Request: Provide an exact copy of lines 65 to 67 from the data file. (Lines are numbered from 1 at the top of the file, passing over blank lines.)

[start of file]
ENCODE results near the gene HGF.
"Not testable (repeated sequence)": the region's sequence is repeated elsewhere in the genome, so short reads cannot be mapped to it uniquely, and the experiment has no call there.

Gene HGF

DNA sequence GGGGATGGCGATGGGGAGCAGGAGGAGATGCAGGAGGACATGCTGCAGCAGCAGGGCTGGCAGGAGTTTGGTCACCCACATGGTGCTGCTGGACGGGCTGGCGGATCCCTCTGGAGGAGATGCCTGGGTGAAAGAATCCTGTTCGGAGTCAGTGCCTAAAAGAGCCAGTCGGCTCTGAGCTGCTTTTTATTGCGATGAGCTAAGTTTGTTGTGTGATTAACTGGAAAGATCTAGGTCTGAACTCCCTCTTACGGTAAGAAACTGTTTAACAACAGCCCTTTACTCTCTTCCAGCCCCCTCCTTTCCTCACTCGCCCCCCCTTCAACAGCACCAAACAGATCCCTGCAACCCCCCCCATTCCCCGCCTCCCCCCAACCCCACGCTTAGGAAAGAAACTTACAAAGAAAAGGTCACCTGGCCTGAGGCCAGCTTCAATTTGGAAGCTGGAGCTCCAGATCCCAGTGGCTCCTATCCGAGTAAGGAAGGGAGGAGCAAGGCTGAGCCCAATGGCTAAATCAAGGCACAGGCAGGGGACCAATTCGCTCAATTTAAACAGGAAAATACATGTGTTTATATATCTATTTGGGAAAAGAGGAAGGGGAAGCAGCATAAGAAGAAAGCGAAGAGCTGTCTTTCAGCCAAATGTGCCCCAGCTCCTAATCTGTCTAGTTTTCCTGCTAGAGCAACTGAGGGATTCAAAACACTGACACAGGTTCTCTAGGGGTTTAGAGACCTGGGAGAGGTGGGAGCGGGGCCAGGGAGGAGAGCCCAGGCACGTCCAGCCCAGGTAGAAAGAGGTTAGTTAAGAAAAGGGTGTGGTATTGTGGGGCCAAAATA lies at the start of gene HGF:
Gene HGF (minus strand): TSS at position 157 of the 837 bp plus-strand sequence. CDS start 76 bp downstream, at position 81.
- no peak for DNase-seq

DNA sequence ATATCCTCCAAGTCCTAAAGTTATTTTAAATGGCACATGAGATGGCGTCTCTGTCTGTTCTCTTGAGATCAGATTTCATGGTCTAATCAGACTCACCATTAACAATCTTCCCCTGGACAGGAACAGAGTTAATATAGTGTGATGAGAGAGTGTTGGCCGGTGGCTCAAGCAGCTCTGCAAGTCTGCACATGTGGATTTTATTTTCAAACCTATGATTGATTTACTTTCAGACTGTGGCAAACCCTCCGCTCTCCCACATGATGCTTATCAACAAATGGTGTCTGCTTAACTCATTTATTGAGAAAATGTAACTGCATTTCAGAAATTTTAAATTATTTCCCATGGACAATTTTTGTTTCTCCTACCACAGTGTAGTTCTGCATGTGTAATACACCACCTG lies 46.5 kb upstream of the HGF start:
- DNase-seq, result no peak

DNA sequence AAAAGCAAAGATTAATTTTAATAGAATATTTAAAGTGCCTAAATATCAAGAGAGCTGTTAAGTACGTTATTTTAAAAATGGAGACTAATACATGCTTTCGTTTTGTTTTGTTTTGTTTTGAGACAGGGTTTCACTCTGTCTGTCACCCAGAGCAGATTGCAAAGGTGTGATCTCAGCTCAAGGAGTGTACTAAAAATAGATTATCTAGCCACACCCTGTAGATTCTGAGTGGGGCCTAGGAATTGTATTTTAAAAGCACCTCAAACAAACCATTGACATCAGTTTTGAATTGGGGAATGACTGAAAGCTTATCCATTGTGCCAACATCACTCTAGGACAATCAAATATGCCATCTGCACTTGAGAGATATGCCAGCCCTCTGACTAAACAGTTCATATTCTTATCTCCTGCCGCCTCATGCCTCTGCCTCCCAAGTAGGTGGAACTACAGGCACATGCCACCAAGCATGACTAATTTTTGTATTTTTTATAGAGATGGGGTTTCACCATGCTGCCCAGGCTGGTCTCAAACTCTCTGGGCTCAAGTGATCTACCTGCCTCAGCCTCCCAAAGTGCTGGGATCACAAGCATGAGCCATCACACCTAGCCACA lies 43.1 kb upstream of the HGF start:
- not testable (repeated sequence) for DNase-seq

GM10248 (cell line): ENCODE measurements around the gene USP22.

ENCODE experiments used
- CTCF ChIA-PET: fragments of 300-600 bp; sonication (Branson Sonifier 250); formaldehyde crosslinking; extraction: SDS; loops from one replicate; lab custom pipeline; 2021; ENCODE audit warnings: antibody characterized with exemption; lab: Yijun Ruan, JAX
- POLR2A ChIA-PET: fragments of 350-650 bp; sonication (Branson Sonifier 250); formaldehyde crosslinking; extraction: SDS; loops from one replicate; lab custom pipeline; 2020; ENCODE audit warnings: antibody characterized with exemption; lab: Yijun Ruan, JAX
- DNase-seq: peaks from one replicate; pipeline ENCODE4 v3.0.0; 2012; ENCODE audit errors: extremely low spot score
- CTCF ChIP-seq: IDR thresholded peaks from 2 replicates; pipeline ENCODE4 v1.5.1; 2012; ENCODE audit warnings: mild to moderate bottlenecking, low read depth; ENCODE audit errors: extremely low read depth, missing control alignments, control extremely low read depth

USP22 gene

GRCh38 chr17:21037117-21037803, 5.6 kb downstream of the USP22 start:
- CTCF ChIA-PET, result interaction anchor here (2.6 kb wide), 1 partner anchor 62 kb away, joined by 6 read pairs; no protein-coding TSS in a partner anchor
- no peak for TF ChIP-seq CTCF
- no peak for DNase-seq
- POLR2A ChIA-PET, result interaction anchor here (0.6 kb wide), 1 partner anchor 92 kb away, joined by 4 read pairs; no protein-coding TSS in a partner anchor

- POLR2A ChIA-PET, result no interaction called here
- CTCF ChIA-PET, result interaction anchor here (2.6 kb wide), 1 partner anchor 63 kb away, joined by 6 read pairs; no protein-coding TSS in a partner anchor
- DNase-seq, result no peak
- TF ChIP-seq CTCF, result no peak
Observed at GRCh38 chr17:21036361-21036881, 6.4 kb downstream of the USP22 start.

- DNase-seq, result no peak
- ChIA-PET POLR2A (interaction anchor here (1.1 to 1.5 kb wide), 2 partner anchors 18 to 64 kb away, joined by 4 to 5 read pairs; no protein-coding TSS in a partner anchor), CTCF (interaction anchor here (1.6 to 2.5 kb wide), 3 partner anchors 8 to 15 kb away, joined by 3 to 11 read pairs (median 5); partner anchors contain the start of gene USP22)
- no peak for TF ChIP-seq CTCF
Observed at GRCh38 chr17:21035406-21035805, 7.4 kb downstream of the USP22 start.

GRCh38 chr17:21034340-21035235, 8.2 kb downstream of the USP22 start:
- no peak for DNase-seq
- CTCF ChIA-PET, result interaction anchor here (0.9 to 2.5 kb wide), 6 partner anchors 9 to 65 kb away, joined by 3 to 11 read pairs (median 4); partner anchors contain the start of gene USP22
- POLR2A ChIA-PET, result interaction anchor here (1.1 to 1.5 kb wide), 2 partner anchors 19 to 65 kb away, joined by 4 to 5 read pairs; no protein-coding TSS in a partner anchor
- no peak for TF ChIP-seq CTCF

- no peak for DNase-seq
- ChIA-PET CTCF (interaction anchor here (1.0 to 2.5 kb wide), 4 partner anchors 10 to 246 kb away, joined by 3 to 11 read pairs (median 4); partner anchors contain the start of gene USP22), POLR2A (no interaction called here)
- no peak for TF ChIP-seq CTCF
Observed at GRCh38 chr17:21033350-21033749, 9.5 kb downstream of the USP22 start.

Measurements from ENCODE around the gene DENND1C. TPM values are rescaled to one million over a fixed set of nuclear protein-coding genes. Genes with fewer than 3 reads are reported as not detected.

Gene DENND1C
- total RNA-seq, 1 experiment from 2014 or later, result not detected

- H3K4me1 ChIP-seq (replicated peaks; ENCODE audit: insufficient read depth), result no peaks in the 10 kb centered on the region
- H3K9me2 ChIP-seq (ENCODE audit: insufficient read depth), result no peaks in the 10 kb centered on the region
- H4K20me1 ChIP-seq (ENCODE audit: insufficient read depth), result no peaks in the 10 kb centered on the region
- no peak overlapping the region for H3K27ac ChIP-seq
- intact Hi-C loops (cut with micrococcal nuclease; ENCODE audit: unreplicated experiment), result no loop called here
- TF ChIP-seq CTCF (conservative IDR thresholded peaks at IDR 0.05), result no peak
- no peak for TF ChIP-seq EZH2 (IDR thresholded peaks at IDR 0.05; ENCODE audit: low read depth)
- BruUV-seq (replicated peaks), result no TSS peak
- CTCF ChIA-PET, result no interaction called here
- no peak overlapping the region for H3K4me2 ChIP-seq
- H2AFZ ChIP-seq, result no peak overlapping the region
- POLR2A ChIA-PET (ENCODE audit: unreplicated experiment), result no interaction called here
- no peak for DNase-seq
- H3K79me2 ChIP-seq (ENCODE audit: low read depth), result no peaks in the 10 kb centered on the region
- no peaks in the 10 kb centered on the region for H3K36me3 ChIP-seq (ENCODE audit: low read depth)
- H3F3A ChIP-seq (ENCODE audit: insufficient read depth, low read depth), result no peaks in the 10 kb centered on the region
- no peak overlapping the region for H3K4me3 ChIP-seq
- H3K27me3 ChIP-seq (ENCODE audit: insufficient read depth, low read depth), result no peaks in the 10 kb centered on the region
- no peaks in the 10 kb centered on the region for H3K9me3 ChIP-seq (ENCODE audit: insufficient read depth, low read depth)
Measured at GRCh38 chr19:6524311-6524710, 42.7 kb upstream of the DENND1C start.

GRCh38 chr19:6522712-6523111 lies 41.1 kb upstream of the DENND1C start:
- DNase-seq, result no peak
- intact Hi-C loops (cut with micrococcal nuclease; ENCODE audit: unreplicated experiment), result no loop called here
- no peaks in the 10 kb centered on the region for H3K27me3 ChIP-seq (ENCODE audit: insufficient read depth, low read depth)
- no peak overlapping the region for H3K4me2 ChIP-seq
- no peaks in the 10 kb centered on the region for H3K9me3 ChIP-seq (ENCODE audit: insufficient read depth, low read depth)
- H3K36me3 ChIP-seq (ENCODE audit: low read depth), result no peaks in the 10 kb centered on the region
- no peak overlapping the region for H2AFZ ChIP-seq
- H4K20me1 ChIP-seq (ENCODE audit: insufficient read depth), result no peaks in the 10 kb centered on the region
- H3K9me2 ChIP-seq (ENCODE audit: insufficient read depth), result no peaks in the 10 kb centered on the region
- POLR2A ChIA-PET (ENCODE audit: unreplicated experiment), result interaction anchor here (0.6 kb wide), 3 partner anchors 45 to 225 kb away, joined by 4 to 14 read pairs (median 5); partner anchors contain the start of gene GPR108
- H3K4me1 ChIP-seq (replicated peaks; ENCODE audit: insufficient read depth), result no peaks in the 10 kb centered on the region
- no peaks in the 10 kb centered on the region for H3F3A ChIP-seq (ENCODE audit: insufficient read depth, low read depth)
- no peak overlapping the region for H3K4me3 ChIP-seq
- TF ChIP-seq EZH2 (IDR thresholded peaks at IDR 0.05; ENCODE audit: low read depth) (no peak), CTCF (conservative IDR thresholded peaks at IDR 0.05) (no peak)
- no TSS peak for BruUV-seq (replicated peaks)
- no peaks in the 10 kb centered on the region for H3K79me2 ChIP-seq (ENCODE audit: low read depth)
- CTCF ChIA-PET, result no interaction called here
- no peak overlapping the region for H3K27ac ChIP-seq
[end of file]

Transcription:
- DNase-seq, result no peak
- intact Hi-C loops (cut with micrococcal nuclease; ENCODE audit: unreplicated experiment), result no loop called here
- no peaks in the 10 kb centered on the region for H3K27me3 ChIP-seq (ENCODE audit: insufficient read depth, low read depth)